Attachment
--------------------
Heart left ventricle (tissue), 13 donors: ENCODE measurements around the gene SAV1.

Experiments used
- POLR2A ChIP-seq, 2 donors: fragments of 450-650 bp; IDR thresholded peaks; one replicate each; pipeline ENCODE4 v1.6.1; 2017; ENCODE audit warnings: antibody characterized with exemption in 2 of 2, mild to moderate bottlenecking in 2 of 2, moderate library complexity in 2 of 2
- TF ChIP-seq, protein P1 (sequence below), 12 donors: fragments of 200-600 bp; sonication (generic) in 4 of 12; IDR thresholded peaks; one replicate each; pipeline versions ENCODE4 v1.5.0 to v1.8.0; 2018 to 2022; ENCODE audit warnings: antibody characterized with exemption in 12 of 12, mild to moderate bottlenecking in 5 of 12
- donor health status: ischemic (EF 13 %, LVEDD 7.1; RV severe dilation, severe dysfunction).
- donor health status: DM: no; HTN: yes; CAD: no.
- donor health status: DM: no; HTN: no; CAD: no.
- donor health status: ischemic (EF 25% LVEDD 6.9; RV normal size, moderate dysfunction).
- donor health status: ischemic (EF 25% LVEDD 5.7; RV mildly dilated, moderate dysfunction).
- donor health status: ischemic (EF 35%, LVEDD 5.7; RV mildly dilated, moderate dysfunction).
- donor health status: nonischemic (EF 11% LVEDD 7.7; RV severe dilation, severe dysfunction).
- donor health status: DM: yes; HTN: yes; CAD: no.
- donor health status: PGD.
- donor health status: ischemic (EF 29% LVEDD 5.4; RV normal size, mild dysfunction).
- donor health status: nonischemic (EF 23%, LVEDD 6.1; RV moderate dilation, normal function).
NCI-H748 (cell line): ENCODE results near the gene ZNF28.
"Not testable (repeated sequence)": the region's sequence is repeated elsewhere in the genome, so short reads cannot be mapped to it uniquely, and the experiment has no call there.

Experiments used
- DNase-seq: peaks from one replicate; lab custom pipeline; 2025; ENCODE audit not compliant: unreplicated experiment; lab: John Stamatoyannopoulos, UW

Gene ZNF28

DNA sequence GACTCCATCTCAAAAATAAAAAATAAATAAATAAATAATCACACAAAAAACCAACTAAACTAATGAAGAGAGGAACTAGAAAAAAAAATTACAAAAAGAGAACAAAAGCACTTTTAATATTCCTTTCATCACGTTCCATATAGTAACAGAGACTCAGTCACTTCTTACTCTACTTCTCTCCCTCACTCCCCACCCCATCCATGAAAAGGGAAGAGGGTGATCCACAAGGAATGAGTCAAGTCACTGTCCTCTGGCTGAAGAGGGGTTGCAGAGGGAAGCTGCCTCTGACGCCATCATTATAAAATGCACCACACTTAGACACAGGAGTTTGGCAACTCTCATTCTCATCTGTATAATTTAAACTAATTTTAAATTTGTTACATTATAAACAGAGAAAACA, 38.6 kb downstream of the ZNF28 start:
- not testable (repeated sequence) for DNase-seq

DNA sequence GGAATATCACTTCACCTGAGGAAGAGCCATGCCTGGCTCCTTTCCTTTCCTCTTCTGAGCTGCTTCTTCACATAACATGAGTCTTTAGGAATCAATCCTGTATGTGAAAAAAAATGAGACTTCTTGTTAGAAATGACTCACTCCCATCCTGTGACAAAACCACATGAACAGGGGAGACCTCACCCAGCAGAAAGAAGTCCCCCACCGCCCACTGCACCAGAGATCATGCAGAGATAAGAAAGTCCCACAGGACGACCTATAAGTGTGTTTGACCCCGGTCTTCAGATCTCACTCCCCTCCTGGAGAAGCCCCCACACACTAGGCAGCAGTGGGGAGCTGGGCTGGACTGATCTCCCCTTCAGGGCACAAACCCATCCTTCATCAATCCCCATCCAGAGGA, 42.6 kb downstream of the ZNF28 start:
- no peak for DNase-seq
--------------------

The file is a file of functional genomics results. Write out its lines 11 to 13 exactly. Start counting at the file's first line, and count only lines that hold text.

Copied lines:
- donor health status: nonischemic (EF 11% LVEDD 7.7; RV severe dilation, severe dysfunction).
- donor health status: DM: yes; HTN: yes; CAD: no.
- donor health status: PGD.